Puberty: Health Class or Parents?

by on December 14, 2008

in Kids Health

Most of us remember how terrible puberty was. We know that it was a very hard time of life that we would not like to revisit. For many people puberty meant that their bodies suddenly changed, leaving them in a very scary situation. Their emotions and social lives suddenly changed for the better or for the worse. Because puberty is such a crazy time for most kids, parents owe it to their children to speak with them about the issues. However, this can be fairly difficult. There are certain conversations that most parents do not want to have with their children. The puberty talk is probably pretty high up on that list.

Why is it so difficult to speak about these issues? What is it that makes us so nervous about doing it? There are many reasons why you might be nervous about these kinds of talks. The reasons are valid but they should not keep you from talking with your child about puberty. The child is much more nervous about puberty than you are. Think about how scared or confused your child might be. This should help you to start thinking about the importance of talking to your child about puberty.

Find out what is taught in health class.Find out what is taught in health class.

But don’t the health classes cover this stuff? Do you really need to speak to your child about puberty if they learn about it at school? The answer to this question is yes, you do need to speak with them about it. However, there are a couple of reasons why this is true. Health classes cover some basic information about puberty. They talk about physical, emotional, and hormonal changes. They will speak about sex and reproduction. All of this is great, except that you do not know what exactly has and has not been learned by your child. You do not know if they were taught the whole story or if they have a good teacher. Do you know if your child trusts their teacher? Because you do not know exactly what your child has learned in health class it is always a good idea to talk with them about it. Find out what they have learned in health and supplement it. Have they learned all they need to know? If not then quickly find out what they need to know and teach it to them.

Another good reason for speaking with your child about puberty is that it shows them that you care. You might not be able to give your child any sort of different information about puberty than what they have learned in school, but you can show them that you care and that they can come to you when they need information about puberty. This will be very important because puberty is something that occurs over many years and that has many changes. A single health class cannot possibly answer the questions that children will have as they mature over several years. You will be a standing resource of information for your children over this time. A good talk with them about puberty will show them that you are the source they should be coming to for information. This will also help them to trust you more and to respect you. An open line of communication between you and your adolescent about important personal issues will be a very important part of their development. Respect what your child has learned in health class but then make sure thay you are the primary source of information.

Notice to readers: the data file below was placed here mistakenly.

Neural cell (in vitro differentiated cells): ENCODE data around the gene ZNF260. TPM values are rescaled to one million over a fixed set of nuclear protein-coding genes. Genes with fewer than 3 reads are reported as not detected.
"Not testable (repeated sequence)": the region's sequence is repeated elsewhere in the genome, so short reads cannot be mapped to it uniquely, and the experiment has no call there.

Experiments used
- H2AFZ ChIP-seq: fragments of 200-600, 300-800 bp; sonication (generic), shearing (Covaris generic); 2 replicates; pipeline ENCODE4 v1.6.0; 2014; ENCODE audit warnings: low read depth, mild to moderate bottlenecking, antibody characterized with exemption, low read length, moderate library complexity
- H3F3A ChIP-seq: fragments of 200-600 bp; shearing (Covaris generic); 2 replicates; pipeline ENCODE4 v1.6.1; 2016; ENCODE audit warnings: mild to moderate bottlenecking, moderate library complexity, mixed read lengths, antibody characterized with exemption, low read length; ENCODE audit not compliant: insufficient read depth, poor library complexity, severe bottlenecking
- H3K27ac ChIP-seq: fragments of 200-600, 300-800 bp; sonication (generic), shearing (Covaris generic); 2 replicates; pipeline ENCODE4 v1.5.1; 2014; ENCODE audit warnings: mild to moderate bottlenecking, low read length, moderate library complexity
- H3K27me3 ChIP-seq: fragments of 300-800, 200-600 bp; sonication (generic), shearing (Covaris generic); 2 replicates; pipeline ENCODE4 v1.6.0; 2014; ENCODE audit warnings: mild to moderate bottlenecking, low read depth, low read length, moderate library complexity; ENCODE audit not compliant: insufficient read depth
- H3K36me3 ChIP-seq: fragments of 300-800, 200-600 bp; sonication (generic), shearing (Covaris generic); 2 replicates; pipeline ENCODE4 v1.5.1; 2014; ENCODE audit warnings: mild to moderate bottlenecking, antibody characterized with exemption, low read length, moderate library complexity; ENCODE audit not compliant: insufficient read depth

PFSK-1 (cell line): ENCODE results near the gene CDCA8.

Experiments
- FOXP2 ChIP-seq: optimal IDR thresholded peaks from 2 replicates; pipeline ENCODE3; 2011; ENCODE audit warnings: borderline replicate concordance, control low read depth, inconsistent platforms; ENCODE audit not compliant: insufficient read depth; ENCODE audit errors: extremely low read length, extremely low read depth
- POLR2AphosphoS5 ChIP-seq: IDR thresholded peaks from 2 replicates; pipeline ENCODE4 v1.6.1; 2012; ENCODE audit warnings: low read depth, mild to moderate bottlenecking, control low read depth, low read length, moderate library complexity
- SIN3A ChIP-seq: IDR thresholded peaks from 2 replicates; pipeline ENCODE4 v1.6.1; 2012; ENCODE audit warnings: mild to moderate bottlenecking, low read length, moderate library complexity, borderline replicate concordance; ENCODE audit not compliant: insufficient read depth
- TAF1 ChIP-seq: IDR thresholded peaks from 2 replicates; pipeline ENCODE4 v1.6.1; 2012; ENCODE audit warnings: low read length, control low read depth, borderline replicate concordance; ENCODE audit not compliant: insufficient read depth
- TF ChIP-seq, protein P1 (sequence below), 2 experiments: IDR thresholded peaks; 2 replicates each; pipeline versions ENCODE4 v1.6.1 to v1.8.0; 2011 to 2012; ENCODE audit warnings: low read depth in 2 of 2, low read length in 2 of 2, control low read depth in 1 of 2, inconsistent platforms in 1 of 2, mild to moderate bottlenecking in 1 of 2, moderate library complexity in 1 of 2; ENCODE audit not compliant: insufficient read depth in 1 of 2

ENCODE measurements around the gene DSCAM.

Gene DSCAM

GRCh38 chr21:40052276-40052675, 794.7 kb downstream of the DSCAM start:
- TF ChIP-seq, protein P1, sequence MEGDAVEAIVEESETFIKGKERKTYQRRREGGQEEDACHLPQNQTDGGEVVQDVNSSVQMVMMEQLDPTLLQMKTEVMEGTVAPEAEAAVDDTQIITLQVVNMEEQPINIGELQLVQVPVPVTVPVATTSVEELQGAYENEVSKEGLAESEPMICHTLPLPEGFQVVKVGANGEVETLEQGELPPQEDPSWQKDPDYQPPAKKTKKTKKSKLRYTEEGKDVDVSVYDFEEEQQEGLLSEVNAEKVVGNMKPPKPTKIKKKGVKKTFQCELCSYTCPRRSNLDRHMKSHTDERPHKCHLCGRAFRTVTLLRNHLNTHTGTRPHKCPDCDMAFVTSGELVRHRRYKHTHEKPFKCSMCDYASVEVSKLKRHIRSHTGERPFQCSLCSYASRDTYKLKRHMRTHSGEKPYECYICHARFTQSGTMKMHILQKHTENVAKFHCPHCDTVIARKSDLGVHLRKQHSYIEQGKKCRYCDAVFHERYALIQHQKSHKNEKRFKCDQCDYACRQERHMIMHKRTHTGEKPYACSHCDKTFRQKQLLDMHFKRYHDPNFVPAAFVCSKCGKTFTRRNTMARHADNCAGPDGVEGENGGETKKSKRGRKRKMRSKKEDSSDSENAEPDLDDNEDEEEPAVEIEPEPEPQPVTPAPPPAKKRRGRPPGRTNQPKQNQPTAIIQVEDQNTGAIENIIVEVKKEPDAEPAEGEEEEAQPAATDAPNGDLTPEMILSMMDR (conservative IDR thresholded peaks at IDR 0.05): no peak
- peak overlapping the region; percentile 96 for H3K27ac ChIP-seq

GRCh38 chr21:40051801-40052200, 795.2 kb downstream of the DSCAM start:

Acai December 20, 2008 at 4:19 am

well in puberty the tennager himself is so confused.

Acai Berry March 12, 2009 at 4:43 pm

This is an interesting article. I know when talking to my daughter about the subject she gets quite embarrassed… so it’s very nerve-wracking for her.

Colon Cleanse March 12, 2009 at 4:44 pm

It is definitely a parent’s responsibility to broach this subject with their children and give them all of the information necessary to make proper life decisions.
There’s nothing worse than having your kids find out about the “birds and the bees” from television, or worse, by experimentation!

Acai Berry April 23, 2009 at 4:37 am

Another good reason for speaking with your child about puberty is that it shows them that you care.

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